Saturday, November 14, 2015


I did not sleep that last day, letting reality wrap around me like the wings of a heron. I listened to Shankaron’s post-coital breathing even out beside me before she began snoring smoothly. I started considering my next move, which was to break her heart into a million pieces and trample on them. 

Outside the muadhdhin’s call for morning prayers pierced the early morning silence. I tried to block it out. It was useless. In Garissa you are privileged to live next to a mosque.
Shankaron rolled to her side and I got hold of her, the way I had done for the past eight months—one arm under the pillow to cup her left breast and the other cupping the remaining breast. I felt full of her to the point of bursting. I did not know how I was going to live without her.

What else could I possibly do, I asked myself.

Stay, I answered back, have what you want. I thought of making love to Shankaron every night, even convincing her that what she knew about sex during menses was a myth. I tried to picture her sticking by me, fighting for us, just to be together. I tried to picture her without a family, disowned, called a kafir. I tried to picture her and I saw myself.

If I did not leave and go back to Nairobi back to my job, I would be the man she had fallen in love with. If I believed in her and stuck around as I had said I would, I would be the man she had sworn to love forever. But how long would it take before she ganged up with her family and turned against me for taking away what she had always defined herself with?

What Shankaron Mohamed Aden had always wanted, I realized, was simply to rebel. To show her parents she had a life of her own, that she was not a slave to Islam, and that she could break the rules. And in that moment I realized that what Shankaron wanted all along was not a non-Muslim man, she wanted what I could offer.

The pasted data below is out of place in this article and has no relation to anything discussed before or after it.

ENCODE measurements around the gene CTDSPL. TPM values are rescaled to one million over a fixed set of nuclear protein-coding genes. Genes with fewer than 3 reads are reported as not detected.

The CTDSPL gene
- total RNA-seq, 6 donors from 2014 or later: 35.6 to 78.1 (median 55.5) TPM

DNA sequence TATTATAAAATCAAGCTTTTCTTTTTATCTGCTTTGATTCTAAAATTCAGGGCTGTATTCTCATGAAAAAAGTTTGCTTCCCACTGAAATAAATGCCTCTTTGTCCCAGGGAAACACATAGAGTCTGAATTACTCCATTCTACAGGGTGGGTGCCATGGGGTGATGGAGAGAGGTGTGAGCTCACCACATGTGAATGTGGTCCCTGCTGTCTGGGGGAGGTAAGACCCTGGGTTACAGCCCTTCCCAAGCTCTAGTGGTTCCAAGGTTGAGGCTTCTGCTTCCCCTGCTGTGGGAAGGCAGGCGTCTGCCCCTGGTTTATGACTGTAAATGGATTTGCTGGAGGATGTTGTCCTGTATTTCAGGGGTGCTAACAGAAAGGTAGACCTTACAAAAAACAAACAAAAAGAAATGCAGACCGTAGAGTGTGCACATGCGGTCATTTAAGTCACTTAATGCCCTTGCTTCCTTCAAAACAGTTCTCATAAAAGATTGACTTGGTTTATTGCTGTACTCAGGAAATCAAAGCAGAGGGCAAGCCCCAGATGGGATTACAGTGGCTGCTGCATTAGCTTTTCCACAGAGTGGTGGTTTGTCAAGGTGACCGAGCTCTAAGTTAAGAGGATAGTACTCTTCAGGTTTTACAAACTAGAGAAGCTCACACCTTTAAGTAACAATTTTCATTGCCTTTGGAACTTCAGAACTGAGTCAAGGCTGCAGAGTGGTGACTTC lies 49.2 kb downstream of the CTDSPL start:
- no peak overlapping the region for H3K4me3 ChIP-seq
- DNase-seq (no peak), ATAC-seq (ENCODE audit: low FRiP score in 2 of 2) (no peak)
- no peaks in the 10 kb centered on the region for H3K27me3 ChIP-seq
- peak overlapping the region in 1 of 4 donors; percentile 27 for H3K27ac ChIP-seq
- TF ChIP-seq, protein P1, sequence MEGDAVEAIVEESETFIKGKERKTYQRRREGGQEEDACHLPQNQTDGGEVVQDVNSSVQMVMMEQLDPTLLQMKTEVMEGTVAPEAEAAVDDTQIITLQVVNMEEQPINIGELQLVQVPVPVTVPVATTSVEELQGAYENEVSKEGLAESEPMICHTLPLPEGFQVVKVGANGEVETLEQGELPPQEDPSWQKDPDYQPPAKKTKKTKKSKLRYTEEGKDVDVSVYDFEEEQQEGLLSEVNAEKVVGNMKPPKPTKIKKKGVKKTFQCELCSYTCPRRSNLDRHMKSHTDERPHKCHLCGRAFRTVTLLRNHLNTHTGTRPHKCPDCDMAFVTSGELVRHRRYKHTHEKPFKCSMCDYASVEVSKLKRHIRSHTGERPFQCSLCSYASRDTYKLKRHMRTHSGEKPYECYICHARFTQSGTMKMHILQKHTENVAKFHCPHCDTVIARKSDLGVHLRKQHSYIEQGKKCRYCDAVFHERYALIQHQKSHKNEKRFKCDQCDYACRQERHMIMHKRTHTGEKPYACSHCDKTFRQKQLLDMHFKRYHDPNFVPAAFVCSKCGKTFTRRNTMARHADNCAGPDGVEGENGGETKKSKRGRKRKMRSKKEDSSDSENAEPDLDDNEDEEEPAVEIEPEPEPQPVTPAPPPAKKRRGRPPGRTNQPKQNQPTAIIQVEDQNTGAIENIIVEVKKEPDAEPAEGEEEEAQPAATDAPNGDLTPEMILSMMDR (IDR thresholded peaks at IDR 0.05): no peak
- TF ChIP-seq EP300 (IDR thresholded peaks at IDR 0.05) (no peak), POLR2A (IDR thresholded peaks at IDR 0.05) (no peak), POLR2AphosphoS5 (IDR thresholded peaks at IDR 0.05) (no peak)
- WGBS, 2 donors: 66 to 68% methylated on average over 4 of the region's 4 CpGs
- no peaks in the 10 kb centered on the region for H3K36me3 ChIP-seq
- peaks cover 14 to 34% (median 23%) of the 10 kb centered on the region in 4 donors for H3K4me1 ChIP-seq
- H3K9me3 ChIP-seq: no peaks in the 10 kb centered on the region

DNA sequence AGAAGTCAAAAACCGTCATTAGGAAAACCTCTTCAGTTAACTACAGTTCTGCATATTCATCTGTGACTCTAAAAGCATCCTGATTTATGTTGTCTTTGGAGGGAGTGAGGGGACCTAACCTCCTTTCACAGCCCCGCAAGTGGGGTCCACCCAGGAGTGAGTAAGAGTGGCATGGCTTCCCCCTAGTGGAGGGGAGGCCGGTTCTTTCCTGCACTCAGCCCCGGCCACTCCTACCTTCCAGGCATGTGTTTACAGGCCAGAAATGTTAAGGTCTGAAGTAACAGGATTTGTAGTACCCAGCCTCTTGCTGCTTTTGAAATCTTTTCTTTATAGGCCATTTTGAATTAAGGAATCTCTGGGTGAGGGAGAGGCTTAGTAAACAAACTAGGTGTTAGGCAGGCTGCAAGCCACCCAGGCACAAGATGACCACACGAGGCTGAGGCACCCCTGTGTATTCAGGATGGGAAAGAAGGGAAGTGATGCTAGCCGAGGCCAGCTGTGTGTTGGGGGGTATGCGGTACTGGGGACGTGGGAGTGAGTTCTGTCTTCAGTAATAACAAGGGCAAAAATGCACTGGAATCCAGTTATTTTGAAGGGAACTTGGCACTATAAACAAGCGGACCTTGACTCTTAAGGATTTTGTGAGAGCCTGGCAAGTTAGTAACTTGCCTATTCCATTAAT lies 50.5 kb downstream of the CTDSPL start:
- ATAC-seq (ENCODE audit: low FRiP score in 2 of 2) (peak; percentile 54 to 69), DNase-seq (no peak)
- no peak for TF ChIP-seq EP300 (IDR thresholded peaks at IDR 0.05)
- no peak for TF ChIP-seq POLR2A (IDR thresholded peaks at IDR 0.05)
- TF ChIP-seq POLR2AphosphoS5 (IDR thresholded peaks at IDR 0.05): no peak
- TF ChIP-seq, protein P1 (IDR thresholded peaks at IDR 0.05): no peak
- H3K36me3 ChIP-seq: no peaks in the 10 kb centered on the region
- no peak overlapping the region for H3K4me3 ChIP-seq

I felt my stomach go taut and heart tighten. I don’t want to leave.

But the voice of reason said, you must!

It was more. If I truly loved her, the way I did, I would spare her the pain of feeling used and manipulated, the pain of feeling like there was no place she could call home, the pain of lost trust.
I disentangled from her and stared in the darkness. She was serene in sleep, breathing evenly, beautiful. I thought of her waking to make love only to find me gone.

I hopped out of bed, dressed in the dark, and looked at the sleeping beauty for the last time. It was work. The kind of work that required me to terminate the target. My mission was over. The Directorate of National Intelligence awaited me and my report.

Turning Shankaron, daughter of a prominent politician suspected of financing al-Shabaab terror group, to a rebellious girl on hormonal attacks allowed me to spy on her father.

I leaned down and kissed her cheek, lingering the tongue a little, then straightened. The lullabies and songs that her body moving in rhythm with mine had sung for me was what I was going to carry.

I snuck out of the room, stepped outside, took a deep breath of the cool early morning breeze and left Garissa Township. 


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